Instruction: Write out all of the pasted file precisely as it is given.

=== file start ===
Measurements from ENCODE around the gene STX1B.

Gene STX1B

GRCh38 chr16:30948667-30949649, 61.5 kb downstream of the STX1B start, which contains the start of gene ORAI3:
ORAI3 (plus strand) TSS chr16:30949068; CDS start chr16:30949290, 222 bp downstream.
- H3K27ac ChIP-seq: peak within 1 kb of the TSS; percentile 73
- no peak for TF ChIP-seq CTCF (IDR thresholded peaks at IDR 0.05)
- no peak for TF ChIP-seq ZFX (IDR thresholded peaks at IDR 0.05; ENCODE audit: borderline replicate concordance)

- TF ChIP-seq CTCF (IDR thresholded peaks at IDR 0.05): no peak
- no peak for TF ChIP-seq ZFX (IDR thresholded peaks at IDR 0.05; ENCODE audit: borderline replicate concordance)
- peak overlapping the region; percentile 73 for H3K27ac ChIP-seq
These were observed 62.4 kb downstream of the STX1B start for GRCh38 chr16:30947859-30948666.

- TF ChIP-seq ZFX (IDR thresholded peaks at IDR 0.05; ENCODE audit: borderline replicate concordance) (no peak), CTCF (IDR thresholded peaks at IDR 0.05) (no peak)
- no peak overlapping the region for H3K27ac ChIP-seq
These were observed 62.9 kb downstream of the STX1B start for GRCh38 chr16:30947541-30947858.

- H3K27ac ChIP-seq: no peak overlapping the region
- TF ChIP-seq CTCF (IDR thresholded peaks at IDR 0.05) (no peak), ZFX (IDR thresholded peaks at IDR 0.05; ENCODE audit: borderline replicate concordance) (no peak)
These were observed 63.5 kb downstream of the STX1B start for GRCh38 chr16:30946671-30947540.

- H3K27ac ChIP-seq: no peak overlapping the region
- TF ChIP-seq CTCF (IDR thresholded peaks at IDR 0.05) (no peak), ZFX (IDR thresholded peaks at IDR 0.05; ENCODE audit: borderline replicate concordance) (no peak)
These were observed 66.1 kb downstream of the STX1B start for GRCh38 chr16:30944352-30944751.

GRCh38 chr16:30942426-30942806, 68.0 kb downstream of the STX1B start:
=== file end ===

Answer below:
Measurements from ENCODE around the gene STX1B.

Gene STX1B

GRCh38 chr16:30948667-30949649, 61.5 kb downstream of the STX1B start, which contains the start of gene ORAI3:
ORAI3 (plus strand) TSS chr16:30949068; CDS start chr16:30949290, 222 bp downstream.
- H3K27ac ChIP-seq: peak within 1 kb of the TSS; percentile 73
- no peak for TF ChIP-seq CTCF (IDR thresholded peaks at IDR 0.05)
- no peak for TF ChIP-seq ZFX (IDR thresholded peaks at IDR 0.05; ENCODE audit: borderline replicate concordance)

- TF ChIP-seq CTCF (IDR thresholded peaks at IDR 0.05): no peak
- no peak for TF ChIP-seq ZFX (IDR thresholded peaks at IDR 0.05; ENCODE audit: borderline replicate concordance)
- peak overlapping the region; percentile 73 for H3K27ac ChIP-seq
These were observed 62.4 kb downstream of the STX1B start for GRCh38 chr16:30947859-30948666.

- TF ChIP-seq ZFX (IDR thresholded peaks at IDR 0.05; ENCODE audit: borderline replicate concordance) (no peak), CTCF (IDR thresholded peaks at IDR 0.05) (no peak)
- no peak overlapping the region for H3K27ac ChIP-seq
These were observed 62.9 kb downstream of the STX1B start for GRCh38 chr16:30947541-30947858.

- H3K27ac ChIP-seq: no peak overlapping the region
- TF ChIP-seq CTCF (IDR thresholded peaks at IDR 0.05) (no peak), ZFX (IDR thresholded peaks at IDR 0.05; ENCODE audit: borderline replicate concordance) (no peak)
These were observed 63.5 kb downstream of the STX1B start for GRCh38 chr16:30946671-30947540.

- H3K27ac ChIP-seq: no peak overlapping the region
- TF ChIP-seq CTCF (IDR thresholded peaks at IDR 0.05) (no peak), ZFX (IDR thresholded peaks at IDR 0.05; ENCODE audit: borderline replicate concordance) (no peak)
These were observed 66.1 kb downstream of the STX1B start for GRCh38 chr16:30944352-30944751.

GRCh38 chr16:30942426-30942806, 68.0 kb downstream of the STX1B start: